Second Reunion of the Midwest Old Settlers and Threshers Association in Mt. Pleasant, Iowa

On a beautiful fall day in 1951, the second Midwest Old Settlers and Threshers Association took place in Mt. Pleasant, Iowa

The Port Huron Longfellow

A view of Mr. J.H. Whitbey's M. Rumely 20 hp No. 6785 built in 1913. Mr. Whitbey is from Fort Wayne, Ind. This engine is equippped with a locomotive bell and whistle of a scrapped locomotive PRR engine No. 5407. Mr. Ted Griner of Fort Wayne, adapted the whistle to the engine. This engine pulled 75 hp on the Prony brake at Alvordton.

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The second reunion of the Midwest Old Settlers and Threshers Association, Inc., of Mt. Pleasant, Iowa, has passed into history and certainly made history.

We literally turned the clock back about 75 to 100 years. If Rip Van Winkle could have walked into McMillan Park on Tuesday morning, September 25, 1951 he would have thought he had just taken a short morning nap instead of his fabled long sleep, as he would have surely been amid familiar surroundings and surrounded by things familiar to his time, even to the axe on the wood pile, which no doubt would have caused him to rub his eyes, yawn and lie down under the beautiful and stately elms that grace McMillan Park to finish his morning nap.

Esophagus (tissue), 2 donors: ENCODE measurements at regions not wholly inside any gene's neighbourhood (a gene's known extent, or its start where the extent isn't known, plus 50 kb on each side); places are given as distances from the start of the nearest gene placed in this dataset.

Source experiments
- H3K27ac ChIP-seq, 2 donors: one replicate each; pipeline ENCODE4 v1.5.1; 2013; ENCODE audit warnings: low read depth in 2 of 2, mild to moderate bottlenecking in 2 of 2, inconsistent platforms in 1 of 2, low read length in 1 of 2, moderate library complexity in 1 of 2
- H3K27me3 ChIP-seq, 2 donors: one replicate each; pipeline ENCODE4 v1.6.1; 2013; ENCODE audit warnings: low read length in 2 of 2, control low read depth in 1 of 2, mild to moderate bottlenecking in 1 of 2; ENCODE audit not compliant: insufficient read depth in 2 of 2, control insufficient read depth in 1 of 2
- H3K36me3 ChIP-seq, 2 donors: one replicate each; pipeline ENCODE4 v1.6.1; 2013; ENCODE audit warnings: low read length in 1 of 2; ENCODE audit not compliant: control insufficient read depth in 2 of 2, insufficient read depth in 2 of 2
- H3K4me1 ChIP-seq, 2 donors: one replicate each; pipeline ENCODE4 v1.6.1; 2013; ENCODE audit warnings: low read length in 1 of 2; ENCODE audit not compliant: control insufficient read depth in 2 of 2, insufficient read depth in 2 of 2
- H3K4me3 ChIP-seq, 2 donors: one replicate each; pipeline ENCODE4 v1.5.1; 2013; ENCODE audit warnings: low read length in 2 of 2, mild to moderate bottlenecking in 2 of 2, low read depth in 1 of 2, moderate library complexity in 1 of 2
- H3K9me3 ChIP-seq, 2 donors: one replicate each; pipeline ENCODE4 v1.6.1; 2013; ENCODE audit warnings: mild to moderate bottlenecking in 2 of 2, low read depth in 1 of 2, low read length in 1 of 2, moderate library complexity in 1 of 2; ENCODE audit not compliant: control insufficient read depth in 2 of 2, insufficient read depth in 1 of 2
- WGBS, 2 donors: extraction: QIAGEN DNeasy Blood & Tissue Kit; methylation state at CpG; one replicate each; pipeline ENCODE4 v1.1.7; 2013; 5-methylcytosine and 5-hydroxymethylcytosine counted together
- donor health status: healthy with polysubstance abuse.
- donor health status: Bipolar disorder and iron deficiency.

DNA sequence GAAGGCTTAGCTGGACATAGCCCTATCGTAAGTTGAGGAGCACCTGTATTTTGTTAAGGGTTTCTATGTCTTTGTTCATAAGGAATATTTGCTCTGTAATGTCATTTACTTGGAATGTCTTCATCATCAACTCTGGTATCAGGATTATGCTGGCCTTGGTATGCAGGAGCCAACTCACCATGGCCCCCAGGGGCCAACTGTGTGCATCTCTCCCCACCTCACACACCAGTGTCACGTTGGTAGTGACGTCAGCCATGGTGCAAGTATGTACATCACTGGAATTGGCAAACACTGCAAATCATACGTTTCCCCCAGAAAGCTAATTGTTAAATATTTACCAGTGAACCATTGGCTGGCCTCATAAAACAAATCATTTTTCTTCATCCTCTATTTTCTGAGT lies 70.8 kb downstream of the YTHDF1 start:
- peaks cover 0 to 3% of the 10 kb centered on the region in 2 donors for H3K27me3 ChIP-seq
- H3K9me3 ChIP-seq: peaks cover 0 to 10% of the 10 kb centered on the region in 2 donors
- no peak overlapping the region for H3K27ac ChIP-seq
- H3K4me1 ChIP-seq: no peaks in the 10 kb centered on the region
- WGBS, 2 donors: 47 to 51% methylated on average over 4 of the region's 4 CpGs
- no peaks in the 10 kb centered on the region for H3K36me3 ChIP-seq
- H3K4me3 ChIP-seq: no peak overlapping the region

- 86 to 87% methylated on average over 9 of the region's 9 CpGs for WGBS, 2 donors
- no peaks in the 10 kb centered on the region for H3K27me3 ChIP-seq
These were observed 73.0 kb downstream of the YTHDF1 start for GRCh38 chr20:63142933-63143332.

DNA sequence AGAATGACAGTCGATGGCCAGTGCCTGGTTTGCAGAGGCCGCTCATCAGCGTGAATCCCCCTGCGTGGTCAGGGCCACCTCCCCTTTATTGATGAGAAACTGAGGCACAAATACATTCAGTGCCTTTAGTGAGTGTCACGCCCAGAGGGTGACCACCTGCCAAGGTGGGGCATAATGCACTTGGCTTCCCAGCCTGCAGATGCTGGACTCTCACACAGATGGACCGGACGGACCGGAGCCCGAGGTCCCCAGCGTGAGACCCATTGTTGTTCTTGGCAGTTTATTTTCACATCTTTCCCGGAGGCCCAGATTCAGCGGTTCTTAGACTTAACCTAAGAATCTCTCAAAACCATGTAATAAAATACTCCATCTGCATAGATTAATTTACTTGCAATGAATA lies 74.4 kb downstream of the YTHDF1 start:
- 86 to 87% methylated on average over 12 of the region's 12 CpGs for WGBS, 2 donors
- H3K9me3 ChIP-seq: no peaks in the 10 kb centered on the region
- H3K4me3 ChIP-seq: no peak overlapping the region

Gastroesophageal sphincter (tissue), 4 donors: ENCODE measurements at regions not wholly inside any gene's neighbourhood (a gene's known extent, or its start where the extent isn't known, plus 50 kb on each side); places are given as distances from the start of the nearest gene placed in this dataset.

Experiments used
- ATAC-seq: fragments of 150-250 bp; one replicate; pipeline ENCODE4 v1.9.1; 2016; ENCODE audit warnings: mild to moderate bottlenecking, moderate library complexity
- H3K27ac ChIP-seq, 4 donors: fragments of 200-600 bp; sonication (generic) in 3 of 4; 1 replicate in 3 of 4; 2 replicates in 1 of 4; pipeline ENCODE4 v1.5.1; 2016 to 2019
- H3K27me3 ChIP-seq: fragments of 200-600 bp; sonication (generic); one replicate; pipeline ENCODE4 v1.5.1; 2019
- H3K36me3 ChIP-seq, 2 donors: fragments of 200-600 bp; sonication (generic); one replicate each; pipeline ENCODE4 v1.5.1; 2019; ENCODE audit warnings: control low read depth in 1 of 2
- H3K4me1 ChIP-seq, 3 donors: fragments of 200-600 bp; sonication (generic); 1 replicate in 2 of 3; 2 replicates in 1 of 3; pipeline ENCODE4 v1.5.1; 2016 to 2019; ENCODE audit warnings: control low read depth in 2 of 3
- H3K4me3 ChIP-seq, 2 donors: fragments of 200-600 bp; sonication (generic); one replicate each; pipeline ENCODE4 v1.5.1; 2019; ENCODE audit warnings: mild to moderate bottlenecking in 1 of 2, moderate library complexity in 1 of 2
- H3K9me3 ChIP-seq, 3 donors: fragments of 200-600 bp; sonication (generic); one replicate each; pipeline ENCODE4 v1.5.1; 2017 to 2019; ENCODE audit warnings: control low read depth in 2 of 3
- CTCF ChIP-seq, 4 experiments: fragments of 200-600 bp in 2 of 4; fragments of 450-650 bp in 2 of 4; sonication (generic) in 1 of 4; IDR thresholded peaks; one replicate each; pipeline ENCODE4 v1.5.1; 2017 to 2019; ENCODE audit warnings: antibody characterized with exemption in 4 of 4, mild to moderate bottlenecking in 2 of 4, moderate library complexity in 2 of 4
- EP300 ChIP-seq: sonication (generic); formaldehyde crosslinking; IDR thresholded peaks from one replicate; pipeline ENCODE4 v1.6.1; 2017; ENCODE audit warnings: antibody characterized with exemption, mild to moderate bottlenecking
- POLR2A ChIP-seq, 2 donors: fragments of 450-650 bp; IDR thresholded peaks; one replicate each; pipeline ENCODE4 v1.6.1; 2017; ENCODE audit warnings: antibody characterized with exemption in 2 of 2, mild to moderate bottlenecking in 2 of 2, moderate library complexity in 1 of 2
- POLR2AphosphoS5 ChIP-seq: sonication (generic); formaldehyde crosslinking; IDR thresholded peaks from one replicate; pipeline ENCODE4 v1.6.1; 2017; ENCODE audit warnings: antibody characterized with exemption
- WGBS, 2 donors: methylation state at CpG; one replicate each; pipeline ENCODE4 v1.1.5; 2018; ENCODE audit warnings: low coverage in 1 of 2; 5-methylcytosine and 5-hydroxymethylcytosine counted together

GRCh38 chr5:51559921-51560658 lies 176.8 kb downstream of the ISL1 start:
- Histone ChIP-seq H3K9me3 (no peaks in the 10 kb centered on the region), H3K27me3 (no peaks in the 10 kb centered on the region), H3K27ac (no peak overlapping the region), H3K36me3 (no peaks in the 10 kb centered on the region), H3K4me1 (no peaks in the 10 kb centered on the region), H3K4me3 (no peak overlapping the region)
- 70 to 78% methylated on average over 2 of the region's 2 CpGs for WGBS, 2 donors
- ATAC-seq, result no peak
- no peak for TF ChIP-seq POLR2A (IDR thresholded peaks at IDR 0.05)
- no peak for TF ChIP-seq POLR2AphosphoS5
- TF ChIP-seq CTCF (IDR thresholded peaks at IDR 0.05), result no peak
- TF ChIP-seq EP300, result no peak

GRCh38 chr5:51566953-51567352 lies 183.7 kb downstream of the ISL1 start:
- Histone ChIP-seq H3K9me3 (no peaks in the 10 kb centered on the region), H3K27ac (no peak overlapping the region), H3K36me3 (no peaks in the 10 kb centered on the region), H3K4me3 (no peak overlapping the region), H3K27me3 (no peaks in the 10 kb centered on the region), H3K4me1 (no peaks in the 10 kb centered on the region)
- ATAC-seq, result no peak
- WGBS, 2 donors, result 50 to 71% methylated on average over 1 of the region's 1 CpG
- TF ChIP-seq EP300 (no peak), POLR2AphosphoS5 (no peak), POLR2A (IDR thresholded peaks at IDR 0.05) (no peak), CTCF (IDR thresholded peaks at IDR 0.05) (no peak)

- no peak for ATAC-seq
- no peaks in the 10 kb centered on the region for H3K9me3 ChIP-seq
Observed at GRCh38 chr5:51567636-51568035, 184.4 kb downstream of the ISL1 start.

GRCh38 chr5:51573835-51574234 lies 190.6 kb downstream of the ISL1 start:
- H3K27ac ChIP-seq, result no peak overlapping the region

It rained some Tuesday morning and our spirits were about as low as the overhead clouds but by midafternoon it cleared and it was estimated that there were 9,000 to 10,000 people in Mt. Pleasant viewing the wonderful display of steam engines, separators, antique farm machinery, and the old settlers relics in the shelter house.

Wednesday morning dawned clear and pleasant except a high wind from the south, but it was a beautiful fall day such as only Iowa can have, and the kind of a day that makes one feel glad to be alive. It was estimated that fully 12,000 to 14,000 visitors came in that day.

Thursday came in with a cold north wind that was very disagreeable and kept many persons away. It was a day such as only Iowa can have when the weatherman is in a bad mood, but in spite of the cold wind fully as many persons came as were present on the first day. It was estimated there were at least 25,000 to 27,000 people in attendance during the three days.

An actual count at the East Gate showed that in a little over an hour cars from 52 of the 99 Iowa counties passed into the park, and cars from 12 different states and one each from Ontario and Saskatchewan, Canada, came to our reunion. This was on Thursday afternoon.